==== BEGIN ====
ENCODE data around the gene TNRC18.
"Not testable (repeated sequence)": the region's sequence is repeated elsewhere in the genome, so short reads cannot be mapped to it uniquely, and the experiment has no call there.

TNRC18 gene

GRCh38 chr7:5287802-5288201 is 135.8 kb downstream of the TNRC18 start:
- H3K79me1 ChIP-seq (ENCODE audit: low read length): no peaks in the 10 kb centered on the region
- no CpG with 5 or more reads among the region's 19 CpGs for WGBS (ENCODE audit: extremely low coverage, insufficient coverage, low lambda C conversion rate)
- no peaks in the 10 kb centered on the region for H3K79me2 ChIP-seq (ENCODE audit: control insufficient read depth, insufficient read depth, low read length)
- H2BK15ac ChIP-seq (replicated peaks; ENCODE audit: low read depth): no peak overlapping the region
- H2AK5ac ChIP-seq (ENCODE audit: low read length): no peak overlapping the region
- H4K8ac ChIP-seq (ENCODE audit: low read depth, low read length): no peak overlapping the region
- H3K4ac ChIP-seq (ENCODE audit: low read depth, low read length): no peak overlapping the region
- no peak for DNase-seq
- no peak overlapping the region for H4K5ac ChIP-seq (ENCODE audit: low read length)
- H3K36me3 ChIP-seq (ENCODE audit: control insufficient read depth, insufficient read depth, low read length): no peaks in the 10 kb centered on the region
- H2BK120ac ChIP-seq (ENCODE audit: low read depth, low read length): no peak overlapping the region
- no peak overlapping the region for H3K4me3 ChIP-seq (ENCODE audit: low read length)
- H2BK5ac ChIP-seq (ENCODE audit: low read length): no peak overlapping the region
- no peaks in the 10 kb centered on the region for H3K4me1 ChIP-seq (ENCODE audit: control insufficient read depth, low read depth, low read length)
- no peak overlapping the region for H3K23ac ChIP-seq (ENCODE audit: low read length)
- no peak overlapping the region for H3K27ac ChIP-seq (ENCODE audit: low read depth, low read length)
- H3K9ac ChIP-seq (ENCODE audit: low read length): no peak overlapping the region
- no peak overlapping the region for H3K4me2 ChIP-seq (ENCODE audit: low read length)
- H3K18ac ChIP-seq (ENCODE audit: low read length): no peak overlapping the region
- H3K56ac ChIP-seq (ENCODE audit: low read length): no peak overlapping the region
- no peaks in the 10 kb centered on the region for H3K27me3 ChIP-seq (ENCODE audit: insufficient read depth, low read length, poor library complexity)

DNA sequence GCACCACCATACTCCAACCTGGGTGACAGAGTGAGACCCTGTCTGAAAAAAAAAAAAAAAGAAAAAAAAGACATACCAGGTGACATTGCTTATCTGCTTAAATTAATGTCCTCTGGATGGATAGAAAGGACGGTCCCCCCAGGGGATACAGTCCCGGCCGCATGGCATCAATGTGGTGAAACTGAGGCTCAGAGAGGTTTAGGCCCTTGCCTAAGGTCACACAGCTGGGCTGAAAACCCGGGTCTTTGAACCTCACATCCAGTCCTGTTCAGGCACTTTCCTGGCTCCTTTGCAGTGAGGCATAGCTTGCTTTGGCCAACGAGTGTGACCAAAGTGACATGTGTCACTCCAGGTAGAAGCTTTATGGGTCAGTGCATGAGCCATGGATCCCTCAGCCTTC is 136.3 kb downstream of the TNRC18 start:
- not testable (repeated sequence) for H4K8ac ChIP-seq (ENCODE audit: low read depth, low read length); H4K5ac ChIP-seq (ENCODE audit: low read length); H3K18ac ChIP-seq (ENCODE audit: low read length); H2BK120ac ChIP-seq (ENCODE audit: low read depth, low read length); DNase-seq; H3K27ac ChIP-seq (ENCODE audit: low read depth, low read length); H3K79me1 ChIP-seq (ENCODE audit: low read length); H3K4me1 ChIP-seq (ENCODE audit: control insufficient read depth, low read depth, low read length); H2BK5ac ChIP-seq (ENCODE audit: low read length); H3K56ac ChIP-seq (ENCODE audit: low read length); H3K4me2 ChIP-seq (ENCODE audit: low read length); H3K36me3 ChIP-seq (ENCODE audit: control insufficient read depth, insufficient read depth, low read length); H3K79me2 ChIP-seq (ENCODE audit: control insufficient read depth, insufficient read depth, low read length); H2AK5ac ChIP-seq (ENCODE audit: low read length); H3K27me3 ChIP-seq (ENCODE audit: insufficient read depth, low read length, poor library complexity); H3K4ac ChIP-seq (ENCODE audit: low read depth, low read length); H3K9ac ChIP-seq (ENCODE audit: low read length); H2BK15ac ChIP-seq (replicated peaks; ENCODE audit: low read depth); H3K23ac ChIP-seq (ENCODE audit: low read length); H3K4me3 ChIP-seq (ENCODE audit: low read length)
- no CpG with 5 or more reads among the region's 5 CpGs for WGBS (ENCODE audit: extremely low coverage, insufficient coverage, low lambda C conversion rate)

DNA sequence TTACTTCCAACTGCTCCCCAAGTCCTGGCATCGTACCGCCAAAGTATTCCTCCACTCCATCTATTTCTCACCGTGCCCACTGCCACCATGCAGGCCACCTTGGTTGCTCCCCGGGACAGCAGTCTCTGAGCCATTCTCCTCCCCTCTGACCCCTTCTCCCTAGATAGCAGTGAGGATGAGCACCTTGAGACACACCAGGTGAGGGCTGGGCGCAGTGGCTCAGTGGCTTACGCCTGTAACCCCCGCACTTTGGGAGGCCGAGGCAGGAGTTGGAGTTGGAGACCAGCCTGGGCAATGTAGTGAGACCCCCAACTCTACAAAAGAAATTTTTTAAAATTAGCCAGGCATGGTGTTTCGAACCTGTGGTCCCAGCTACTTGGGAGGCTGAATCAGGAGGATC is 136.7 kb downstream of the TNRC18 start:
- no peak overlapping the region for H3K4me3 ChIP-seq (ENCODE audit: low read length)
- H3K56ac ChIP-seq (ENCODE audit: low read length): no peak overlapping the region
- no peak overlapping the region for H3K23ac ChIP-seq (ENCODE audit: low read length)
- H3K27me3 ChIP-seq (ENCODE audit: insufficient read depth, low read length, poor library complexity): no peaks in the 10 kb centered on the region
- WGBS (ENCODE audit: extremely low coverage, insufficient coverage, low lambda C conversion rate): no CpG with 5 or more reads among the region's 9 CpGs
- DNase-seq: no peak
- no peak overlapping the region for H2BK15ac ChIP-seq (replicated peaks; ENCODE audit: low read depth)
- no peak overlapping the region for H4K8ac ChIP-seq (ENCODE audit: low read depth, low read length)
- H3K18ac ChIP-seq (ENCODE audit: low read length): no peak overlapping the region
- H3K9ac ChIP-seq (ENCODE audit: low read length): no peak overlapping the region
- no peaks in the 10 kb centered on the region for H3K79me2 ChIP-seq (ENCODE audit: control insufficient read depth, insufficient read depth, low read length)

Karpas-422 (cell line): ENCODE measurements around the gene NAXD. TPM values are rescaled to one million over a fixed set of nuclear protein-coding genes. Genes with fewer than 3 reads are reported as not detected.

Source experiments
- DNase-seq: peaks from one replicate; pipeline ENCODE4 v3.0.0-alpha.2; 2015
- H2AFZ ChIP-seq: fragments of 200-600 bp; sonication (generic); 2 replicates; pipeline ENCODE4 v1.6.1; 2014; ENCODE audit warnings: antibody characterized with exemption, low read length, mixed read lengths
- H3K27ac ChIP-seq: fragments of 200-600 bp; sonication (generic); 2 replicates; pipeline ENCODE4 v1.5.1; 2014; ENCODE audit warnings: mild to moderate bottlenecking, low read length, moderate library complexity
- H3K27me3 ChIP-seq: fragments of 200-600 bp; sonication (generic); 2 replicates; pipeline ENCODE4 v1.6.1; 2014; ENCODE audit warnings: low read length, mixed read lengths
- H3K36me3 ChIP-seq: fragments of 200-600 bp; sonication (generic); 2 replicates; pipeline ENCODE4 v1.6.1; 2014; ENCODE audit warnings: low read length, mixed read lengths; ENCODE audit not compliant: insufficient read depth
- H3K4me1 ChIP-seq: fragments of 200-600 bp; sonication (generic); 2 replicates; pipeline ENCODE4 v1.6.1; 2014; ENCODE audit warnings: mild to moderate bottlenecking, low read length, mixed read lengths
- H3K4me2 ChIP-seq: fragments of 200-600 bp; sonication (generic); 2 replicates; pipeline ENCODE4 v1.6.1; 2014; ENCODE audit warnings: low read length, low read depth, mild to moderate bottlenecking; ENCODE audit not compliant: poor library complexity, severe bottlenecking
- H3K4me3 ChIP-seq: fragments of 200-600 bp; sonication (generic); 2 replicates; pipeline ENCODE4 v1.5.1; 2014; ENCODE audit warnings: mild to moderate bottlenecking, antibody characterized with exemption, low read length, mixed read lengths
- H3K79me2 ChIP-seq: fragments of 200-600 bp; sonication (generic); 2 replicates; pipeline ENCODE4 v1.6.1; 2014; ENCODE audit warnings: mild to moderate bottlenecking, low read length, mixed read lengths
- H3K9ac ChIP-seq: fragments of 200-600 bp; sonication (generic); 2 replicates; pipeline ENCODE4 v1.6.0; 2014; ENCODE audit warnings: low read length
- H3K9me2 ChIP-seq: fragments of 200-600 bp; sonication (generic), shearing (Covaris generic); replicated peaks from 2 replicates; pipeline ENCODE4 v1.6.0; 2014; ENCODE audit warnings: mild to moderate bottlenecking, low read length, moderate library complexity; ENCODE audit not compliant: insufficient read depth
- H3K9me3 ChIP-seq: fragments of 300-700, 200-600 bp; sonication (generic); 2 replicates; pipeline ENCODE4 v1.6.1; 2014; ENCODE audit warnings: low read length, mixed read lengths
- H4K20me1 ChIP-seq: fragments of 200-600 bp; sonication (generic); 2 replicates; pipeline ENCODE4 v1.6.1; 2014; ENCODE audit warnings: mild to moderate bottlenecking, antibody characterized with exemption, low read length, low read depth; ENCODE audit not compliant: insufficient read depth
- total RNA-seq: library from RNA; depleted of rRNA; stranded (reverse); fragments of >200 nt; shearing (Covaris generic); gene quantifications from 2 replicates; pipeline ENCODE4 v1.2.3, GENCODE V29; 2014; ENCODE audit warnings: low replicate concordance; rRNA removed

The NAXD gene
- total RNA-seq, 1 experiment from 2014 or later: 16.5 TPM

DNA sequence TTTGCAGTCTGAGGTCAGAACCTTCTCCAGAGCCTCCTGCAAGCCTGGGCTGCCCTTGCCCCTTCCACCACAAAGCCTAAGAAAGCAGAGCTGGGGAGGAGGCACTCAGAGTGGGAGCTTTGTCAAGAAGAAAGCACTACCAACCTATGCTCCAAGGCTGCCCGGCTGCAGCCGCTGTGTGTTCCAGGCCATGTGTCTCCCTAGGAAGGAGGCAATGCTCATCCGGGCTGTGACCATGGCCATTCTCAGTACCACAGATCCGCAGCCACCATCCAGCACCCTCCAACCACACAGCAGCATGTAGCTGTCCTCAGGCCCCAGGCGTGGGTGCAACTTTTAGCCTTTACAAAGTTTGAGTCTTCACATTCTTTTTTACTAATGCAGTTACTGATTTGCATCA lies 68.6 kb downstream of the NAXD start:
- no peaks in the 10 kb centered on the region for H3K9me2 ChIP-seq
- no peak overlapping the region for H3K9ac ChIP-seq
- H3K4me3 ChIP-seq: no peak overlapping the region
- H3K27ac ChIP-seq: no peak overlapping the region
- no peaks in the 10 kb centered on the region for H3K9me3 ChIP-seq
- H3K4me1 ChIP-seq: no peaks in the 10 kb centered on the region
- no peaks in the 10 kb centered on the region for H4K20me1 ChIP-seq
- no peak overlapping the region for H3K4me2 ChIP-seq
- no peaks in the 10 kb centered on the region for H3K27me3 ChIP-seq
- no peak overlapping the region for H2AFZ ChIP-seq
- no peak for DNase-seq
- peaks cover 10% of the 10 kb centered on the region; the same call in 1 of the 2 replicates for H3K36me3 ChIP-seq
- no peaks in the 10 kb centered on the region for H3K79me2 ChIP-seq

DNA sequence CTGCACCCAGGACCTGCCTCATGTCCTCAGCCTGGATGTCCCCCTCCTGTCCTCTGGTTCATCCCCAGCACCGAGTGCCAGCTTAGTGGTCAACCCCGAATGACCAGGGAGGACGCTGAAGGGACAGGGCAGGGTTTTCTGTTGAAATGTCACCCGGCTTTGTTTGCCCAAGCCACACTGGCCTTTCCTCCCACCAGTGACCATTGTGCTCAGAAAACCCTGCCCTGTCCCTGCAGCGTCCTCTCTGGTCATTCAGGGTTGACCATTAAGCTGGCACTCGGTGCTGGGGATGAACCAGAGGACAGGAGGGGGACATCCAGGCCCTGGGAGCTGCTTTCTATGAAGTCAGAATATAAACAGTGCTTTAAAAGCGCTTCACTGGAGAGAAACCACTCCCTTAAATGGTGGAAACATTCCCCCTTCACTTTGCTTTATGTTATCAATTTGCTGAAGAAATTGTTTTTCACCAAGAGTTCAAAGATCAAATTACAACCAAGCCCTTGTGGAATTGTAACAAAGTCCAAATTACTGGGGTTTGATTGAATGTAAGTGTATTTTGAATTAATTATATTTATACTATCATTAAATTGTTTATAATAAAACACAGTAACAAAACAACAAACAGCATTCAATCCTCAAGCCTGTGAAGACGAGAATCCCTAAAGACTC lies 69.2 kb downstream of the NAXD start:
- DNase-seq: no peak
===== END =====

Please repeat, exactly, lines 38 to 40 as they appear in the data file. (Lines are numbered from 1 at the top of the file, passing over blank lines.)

- H3K18ac ChIP-seq (ENCODE audit: low read length): no peak overlapping the region
- H3K9ac ChIP-seq (ENCODE audit: low read length): no peak overlapping the region
- no peaks in the 10 kb centered on the region for H3K79me2 ChIP-seq (ENCODE audit: control insufficient read depth, insufficient read depth, low read length)